I just completed my second eight week block of chemotherapy, which means PET scan time again. When this time comes, a weird psychological arc takes place beginning a few days before the scan, and extending until the day after.
I cope with my cancer by not acknowledging it until it's time for a scan. Before chemotherapy, I would have a bone scan every four months and a CT of my organs every six months. A couple of days before “scan day” – reality slaps me in the face and I begin the psychological roller coaster ride. My stomach begins churning.
Will I buy more time from the grim reaper, or will I find out that the cancer is back and my days are numbered?
When I get to the hospital, I try to soothe my nerves by repeating the mantra, "everything is going to be OK." Then while I'm alone in the machine, the tears come. It's like a pressure cooker building up steam and then finally blowing. I guess I cry for two reasons. One is the release of nerves and the other is that I'm in the machine and no one can see me.
Cancer is a heavy, heavy burden to carry on your shoulders. When I get home, I get into bed and usually stay there for 24 hours to recuperate from the emotional drain. The day after, I get up, get dressed, go to work and move through the day like a person without cancer, whose job it is to raise money for cancer research.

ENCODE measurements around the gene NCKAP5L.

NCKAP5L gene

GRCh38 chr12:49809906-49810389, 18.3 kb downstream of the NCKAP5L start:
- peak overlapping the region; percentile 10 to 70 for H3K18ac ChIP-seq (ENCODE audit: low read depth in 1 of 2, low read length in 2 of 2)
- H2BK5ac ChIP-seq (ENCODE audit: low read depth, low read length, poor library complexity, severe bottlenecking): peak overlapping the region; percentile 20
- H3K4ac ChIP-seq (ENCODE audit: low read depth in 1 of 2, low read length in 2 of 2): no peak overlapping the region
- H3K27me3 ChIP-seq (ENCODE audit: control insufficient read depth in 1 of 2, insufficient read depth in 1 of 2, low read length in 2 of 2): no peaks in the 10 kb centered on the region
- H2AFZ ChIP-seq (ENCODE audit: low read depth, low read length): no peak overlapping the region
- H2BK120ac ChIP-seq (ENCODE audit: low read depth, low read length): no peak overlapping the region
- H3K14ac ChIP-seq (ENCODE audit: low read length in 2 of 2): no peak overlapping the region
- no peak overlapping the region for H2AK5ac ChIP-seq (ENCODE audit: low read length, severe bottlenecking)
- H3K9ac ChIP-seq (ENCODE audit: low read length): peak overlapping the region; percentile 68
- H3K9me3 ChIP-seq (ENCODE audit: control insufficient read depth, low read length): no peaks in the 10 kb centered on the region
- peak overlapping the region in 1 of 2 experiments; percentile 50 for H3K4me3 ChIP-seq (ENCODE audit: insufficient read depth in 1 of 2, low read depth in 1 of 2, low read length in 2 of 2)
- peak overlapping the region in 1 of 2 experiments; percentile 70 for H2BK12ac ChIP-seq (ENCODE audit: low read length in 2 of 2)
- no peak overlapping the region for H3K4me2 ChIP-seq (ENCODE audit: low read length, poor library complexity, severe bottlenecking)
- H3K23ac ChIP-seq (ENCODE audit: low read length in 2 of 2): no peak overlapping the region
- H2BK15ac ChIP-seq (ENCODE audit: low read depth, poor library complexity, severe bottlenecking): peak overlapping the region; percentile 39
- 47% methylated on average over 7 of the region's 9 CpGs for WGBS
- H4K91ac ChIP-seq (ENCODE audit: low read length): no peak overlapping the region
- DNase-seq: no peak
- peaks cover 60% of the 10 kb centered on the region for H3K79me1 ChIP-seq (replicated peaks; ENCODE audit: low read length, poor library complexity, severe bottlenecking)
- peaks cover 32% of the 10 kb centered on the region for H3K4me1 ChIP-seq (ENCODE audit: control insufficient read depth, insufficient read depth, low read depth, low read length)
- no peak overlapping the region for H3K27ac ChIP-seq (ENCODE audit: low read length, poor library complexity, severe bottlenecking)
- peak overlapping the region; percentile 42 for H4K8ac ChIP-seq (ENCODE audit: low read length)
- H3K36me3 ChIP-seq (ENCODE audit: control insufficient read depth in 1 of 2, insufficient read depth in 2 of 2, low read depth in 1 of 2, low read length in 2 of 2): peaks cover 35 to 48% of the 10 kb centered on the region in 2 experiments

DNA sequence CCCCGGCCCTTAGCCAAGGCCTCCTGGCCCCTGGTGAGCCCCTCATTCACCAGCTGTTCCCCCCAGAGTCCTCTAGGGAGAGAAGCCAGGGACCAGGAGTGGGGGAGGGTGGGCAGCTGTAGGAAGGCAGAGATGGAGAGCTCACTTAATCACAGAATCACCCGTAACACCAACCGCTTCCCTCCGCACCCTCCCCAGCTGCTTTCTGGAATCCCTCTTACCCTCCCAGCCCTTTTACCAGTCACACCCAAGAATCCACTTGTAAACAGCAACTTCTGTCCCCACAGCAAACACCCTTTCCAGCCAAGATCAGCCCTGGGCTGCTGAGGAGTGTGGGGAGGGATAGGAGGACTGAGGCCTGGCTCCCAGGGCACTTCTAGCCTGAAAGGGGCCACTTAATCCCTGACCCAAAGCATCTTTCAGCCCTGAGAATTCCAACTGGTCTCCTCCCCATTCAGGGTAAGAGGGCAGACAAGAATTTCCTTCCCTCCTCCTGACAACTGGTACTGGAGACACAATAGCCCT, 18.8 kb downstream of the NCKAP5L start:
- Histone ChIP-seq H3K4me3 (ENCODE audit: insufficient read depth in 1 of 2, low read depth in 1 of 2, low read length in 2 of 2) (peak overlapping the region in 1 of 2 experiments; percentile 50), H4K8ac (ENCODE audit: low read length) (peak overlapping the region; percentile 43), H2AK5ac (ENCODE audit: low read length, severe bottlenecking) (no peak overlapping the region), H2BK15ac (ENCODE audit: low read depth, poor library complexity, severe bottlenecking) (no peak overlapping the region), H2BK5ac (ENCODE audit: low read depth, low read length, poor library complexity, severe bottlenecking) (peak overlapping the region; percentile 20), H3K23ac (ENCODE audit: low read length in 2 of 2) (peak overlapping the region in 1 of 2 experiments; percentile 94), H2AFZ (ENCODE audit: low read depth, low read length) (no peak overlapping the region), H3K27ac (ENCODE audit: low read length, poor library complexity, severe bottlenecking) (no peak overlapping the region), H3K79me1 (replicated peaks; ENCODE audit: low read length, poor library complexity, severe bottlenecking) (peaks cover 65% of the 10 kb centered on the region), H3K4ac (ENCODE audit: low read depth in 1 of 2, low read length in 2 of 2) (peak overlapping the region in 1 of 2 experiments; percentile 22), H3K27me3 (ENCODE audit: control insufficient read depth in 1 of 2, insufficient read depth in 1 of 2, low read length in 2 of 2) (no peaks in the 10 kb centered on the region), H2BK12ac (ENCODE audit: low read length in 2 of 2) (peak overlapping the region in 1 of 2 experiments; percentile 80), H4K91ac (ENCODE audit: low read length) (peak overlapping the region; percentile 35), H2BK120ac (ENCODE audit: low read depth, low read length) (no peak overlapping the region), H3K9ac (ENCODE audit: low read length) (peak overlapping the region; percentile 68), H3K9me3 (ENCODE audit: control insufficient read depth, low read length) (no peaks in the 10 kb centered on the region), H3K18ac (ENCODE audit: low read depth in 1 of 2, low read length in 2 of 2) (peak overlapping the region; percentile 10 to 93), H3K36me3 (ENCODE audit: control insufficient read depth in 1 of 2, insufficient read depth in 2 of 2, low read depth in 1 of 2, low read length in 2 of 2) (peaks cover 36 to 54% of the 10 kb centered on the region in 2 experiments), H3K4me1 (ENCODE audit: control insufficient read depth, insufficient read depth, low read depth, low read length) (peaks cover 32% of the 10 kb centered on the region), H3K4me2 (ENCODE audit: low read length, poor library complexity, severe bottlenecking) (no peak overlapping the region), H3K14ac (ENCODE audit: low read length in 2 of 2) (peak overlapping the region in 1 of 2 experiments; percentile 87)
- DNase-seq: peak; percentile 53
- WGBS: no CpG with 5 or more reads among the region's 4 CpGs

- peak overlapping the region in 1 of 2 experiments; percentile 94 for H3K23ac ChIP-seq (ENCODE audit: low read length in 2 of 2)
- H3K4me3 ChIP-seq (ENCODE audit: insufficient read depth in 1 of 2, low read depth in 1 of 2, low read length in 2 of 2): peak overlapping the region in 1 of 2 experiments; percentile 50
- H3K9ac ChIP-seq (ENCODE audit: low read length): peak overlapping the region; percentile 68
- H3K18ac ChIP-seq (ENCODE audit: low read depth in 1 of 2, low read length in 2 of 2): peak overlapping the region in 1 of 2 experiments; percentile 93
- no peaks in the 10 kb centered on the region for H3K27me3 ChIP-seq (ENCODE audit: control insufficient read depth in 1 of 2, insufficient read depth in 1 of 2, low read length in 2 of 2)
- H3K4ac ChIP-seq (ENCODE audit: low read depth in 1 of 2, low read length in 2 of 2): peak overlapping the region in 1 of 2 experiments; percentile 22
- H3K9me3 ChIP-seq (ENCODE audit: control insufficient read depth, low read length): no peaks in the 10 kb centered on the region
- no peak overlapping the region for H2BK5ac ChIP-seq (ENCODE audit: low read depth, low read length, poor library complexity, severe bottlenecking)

Am I weird or what?
Now that my four month window has been reduced to eight weeks, it’s making room for twice the anxiety. Fortunately, I have the results from this second PET scan and the news is good – I’m all clear for now.
So I'm getting out of bed now, getting dressed and moving on for eight more weeks.
Please join me in this fight by joining Men for Women Now. We will send you updates on upcoming events, relevant news and ways that you can help. It will allow me to stay in touch with more of you so that together we can make a meaningful difference.
Click here to read more of Noreen Fraser's Staring Down Cancer columns.
Noreen Fraser is living with Stage IV metastatic breast cancer. She is co-founder of STAND UP TO CANCER and co-produced the TV show, which raised 100 million dollars for cancer research. Noreen went on to create the Noreen Fraser Foundation to raise money and awareness for women's cancer research. The 'Men for Women Now' program enlists men to ask the women they love to make appointments for their mammogram and pap smear. Noreen can be reached at firstname.lastname@example.org
Noreen Fraser is living with Stage IV metastatic breast cancer. She is the Founder and CEO of the Noreen Fraser Foundation, a 501(c)(3) non-profit organization dedicated to funding groundbreaking women's cancer research. To stay in touch with Noreen, please 'LIKE' The Noreen Fraser Foundation on Facebook and follow her on Twitter. Noreen can be contacted via email at email@example.com.